With everyone’s favorite scary holiday just around the corner, I thought it appropriate to discuss a somber poem written by Mary Howitt and illustrated by Tony DiTerlizzi titled The Spider and the Fly. In the 2002 adaptation, DiTerlizzi’s black-and-white illustrations are visually stunning. They capture the mood of the swanky Hollywood films that inspired him and are a perfect compliment to Howitt’s lyrical words of wisdom.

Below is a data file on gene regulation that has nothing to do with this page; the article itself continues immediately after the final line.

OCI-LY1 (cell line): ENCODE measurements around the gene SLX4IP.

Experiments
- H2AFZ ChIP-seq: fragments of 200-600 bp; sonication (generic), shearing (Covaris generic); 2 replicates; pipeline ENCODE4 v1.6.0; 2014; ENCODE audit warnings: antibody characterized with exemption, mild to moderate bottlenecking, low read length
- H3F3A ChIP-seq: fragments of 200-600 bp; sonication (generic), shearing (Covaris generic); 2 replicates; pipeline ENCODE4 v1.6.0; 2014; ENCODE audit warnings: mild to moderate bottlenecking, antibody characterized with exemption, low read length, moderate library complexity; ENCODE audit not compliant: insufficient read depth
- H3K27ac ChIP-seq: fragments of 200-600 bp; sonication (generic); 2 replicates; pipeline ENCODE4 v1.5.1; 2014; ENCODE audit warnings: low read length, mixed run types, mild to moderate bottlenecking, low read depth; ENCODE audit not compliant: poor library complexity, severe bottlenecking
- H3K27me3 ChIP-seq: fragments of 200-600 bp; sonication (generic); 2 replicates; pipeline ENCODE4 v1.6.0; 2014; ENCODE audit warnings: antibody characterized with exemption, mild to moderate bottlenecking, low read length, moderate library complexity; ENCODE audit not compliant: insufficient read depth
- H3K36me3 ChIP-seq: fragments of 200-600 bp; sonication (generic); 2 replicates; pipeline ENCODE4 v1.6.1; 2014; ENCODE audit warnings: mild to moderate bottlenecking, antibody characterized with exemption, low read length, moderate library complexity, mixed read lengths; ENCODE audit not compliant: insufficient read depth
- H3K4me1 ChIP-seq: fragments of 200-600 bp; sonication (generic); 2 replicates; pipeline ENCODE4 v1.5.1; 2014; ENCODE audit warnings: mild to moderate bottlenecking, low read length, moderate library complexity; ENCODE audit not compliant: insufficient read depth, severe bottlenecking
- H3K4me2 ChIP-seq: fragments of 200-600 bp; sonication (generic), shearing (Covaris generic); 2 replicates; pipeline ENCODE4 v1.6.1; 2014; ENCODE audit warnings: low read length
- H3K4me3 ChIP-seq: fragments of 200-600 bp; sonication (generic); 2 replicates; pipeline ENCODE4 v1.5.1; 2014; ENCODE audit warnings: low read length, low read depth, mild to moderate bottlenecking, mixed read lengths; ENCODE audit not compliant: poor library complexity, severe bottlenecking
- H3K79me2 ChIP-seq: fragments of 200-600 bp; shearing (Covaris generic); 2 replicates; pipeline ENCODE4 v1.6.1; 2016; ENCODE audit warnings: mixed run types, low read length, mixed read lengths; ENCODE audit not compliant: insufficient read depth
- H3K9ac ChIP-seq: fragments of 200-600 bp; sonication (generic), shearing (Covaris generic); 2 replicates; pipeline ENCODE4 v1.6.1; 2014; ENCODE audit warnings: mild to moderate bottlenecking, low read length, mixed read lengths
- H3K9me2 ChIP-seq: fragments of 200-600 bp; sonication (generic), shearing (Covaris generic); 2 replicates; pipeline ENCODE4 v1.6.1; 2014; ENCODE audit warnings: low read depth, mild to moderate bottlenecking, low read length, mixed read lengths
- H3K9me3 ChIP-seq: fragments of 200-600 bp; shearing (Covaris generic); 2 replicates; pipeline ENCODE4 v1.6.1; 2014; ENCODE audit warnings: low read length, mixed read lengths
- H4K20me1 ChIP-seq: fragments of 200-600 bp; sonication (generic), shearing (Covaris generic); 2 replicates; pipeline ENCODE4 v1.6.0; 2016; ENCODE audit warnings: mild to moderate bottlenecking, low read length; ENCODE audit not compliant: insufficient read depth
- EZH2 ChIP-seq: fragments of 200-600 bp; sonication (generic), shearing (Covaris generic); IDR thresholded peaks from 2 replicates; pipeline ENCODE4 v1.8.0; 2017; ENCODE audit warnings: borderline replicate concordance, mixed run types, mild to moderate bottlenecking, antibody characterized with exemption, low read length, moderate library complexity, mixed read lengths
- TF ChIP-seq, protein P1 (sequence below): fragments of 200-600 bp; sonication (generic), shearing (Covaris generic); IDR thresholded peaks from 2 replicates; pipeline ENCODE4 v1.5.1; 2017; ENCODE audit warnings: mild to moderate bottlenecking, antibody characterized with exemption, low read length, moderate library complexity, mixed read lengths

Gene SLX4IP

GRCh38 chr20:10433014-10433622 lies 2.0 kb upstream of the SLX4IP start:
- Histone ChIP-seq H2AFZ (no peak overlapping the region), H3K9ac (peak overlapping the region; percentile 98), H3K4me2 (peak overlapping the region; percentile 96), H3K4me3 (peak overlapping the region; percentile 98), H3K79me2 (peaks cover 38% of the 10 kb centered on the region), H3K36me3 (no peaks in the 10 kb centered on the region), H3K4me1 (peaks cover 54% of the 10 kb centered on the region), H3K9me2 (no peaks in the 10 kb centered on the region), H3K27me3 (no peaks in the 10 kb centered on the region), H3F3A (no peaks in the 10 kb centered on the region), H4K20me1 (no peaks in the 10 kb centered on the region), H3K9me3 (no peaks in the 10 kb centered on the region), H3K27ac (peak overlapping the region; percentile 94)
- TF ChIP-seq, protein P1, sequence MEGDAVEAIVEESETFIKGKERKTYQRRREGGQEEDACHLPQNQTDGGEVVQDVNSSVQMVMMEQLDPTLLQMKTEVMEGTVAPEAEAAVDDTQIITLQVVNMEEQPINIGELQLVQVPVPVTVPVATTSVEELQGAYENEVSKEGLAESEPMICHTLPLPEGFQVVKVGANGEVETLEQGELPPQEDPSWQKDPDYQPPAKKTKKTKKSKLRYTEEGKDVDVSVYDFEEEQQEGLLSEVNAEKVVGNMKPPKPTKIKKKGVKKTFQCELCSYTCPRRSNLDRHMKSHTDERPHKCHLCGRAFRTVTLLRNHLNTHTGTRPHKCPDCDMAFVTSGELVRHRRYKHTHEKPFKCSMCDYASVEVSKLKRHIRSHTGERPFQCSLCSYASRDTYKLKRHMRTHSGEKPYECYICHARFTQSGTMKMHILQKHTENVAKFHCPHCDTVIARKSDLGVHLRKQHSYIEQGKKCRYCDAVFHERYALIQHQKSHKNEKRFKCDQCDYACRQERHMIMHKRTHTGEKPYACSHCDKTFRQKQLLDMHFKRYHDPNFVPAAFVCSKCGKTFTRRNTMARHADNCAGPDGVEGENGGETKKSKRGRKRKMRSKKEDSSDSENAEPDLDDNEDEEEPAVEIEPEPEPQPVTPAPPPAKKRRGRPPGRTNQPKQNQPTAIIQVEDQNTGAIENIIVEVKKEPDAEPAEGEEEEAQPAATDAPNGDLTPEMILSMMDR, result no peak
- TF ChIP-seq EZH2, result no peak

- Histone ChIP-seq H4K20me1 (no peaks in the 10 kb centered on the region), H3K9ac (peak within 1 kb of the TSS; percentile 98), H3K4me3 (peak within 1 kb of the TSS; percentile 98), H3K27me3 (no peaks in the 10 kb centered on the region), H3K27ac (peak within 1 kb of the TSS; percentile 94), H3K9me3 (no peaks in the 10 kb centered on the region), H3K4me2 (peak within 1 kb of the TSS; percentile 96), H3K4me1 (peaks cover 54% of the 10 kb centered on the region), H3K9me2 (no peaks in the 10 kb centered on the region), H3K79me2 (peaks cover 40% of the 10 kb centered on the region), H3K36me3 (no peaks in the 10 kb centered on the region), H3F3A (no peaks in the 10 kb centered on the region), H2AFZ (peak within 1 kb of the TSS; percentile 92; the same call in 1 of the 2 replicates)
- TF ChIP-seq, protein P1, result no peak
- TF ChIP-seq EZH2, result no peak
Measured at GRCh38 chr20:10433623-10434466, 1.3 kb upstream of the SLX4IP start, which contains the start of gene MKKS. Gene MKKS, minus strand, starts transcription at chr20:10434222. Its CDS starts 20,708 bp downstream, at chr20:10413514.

The Spider and the Fly is a classic, cautionary tale, warning travelers to never trust a sly stranger who hides his nefarious intentions behind abundant flattery and empty promises. Published in 1828, the story’s ominous message still rings true today, and unfortunately it is something we must all teach our children and reinforce at Halloween, when asking strangers for sweets and treats is customary.
Along with National Fire Prevention Week, personal safety, and stranger danger are great topics to focus on in October. One way to broach a difficult subject with children is to read them a book about it first. A story can set the tone in a non-threatening way and open the door for meaningful conversation.